Jesuit Social Center staff
This year also the “Association for Solidarity with our Friends, the People of Cambodia” (CAMBOREN) organized a study tour in Cambodia at the end of January. Camboren acts as a partner of Jesuit Service Cambodia (JSC) in Sisophon, a town located about 50 km from the Thai border. For the past few years it has also begun to cooperate with “The Light of Mercy Home,” an institution that takes care of children with disabilities in Phnom Penh.
Our group visited the JSC Sisophon office for the first time in 2003. We met there with Ms. Sok Eng, the director and with Jesuit Fr. Greg. Everybody was greatly impressed by Ms. Sok Eng’s strong and charming detailed explanation of the projects undertaken and their reports. Then, all members present made an immediate decision. “Let’s organize ourselves into a group to become partners of JSC Sisophon!” Since then, for the last 13 years, Camboren pays yearly visits to Sisophon.
A year after our first visit we helped build 13 houses (4m x 5m) for poor families and persons with disabilities. When we visited the villages, we were told that, aside from the Indonesian Fr. Greg, we were the first foreigners to enter there. The JSC Sisophon staff is in daily contact with poor and families with disabilities and through their surveys they are well aware of people’s most important needs. During our study tours our members can also listen to the people we meet. Every time we meet in Cambodia, we discuss frankly with the local JSC staff projects focused on “human development” in order to cooperate in a spirit of solidarity.
During the study tour this year we paid a visit to the family of Vun Samet, who was the first receiver of a cow in 2006 when we started a “cow bank.” The project works the following way. Vun Samet rented a female (mother) cow from JSC. The first and the third cows born were given back to JSC in repayment for the mother cow they had received. The second, fourth, and others born later, as well as the mother cow, remained in the possession of the family. The project is self-supporting.
In 1984, Vun Samet was a Khmer Rouge soldier and, having stepped on a land mine, had to have his left leg amputated at the knee. Small fragments of the land mine still remain in his head and legs. He told us that when the weather is cold he feels great pain.
His home is in the village O Ampil, near the Thai border. When he started to take care of the cows he was surrounded by forest, but little by little he cleared the place. Though he is disabled, he can take care of the cows easily since they are near his house, and he earns money doing such work. By zealously raising the cows, he was able to return 2 cows born from the borrowed mother cow. One of the third generation cows is already pregnant. He is also taking care of other people’s cows and, thanks to his income his family enjoys a better life. When his son got seriously ill, however, he had to sell 4 of his 6 cows to pay for the surgical operation and the medical treatment. A deep frown etched in Vun’s smiling face overflows with full self-confidence while he talks.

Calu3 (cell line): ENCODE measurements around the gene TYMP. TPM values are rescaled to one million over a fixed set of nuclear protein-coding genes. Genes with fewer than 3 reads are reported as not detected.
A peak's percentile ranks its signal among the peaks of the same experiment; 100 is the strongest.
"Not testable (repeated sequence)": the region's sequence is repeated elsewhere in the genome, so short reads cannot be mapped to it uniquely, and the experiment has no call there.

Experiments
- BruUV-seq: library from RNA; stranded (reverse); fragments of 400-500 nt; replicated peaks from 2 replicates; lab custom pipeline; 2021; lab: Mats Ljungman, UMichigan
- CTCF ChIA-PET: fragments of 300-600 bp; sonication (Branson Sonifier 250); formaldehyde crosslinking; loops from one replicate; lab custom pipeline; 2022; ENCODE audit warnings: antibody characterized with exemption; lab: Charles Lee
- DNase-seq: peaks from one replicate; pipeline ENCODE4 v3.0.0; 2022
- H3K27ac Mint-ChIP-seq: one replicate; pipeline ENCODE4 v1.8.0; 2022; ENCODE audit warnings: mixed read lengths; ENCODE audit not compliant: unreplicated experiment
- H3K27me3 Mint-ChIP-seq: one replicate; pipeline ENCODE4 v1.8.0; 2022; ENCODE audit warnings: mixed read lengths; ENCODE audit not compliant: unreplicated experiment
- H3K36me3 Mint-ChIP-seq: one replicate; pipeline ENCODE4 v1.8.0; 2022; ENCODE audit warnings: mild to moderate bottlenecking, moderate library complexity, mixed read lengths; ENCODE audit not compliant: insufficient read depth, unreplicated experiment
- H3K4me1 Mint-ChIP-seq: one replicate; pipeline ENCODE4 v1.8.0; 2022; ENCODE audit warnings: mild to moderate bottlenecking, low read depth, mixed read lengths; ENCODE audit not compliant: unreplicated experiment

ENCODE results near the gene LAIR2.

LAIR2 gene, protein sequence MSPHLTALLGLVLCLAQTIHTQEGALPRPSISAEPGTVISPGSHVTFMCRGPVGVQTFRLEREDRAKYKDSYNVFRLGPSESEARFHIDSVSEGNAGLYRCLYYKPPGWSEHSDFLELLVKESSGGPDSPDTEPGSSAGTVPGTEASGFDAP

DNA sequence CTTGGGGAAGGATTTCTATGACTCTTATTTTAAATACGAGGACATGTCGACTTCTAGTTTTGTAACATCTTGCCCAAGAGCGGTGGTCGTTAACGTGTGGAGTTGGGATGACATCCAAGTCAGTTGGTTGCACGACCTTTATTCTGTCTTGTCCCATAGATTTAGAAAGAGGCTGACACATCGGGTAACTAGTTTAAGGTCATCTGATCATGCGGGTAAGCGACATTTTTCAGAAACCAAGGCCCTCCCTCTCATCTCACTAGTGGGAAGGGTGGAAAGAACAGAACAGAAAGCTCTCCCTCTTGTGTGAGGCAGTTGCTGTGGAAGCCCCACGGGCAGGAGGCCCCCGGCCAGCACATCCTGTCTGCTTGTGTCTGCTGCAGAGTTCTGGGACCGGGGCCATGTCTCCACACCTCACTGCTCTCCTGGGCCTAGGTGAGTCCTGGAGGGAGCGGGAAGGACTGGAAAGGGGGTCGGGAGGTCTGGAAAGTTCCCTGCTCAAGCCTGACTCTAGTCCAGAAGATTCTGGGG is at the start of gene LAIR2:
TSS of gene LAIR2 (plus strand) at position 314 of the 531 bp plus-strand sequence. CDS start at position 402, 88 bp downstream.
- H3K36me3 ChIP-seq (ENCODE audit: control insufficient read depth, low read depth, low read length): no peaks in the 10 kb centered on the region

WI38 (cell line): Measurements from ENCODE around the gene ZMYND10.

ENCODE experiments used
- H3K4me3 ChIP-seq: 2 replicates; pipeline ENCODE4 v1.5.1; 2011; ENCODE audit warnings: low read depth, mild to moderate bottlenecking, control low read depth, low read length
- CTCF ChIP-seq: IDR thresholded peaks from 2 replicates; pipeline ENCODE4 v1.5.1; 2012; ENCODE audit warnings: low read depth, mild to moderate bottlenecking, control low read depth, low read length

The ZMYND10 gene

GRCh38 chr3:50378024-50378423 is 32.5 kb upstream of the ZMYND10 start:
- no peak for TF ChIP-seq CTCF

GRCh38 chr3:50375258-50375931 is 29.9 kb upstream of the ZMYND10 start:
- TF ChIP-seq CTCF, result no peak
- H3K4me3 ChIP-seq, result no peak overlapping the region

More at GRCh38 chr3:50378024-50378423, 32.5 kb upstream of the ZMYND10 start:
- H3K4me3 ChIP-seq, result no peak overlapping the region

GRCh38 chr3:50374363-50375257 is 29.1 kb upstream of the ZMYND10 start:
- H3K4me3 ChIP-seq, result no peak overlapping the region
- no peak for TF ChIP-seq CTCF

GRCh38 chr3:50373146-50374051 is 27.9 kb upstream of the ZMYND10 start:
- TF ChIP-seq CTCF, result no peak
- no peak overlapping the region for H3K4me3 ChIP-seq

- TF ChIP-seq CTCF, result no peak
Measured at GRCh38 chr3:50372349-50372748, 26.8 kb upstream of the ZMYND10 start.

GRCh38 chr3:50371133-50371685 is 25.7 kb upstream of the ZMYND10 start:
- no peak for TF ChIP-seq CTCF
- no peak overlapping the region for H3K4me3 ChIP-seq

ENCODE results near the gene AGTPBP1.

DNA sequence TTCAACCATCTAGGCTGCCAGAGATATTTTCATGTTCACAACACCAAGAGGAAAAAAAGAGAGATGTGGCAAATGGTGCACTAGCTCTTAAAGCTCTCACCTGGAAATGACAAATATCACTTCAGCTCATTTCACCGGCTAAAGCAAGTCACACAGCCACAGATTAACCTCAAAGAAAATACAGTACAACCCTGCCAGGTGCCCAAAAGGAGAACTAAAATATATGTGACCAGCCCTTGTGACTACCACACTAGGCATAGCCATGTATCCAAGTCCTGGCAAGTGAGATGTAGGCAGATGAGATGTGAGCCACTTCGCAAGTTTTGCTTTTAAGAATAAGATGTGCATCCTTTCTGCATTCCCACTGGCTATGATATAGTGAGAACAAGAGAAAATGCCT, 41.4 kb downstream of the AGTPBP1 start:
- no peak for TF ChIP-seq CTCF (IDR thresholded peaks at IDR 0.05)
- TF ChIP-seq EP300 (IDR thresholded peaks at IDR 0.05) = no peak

In the beginning, Camboren assisted 5 families with one cow to each. When young cows were born they were given to different families and so the Cow Bank project expanded. Today, thanks to the success of the project, there is no need for more assistance from us.
And, in 2011 we started small loans for farming for families of Tuol Prasat, a village near the Thai border. A year previously, we had met with the head of the village, his collaborators, and the villagers and parents of school children, together with the JSC staff to listen to their needs. The villagers said that their priority was to build a road needed for their work in the fields. They also mentioned that a reservoir was necessary for the schoolchildren and for the inhabitants of the village. After discussing the matter, Camboren, unable to answer all needs, promised to assist in building a water reservoir and school classrooms. But the first thing needed was to clear the site of landmines in order to build the school, which was done through the help of the “Cambodian Mine Action Centre” (CMAC). Soil from the reservoir and other materials were used to build a 3-wooden-classroom primary school. Parents also actively attended all discussions and promised to send their children to the primary school and unanimously decided they will not ask to let their children be absent from school to help at harvest time.
Now that the construction is finished, the pupils keep the school clean and practice ecological education by planting trees around the playground in groups. Of course, the villagers help in the supervision and make use of the reservoir.
A year later the loans for rural development started to function. 30 families divided into groups of 5 each received US$100 to buy seeds and fertilizer. They were able to harvest rice and sugar cane. Up to now, part of their income has been saved in the community fund and, in accordance with the wishes of the villagers, 2.5 km of the bumpy road could be repaired, 300 trees along the road were planted, and a family and a teacher whose houses were destroyed by fire received financial help to build them again. The loans are preferentially offered to poor or people with disabilities. Nevertheless, the assistance doesn’t stop merely at helping families become self-sufficient. Part of the profit obtained goes to community management so that the whole village develops. Actually, 47 families are getting loans. This is a clearly successful case of community self-sufficiency.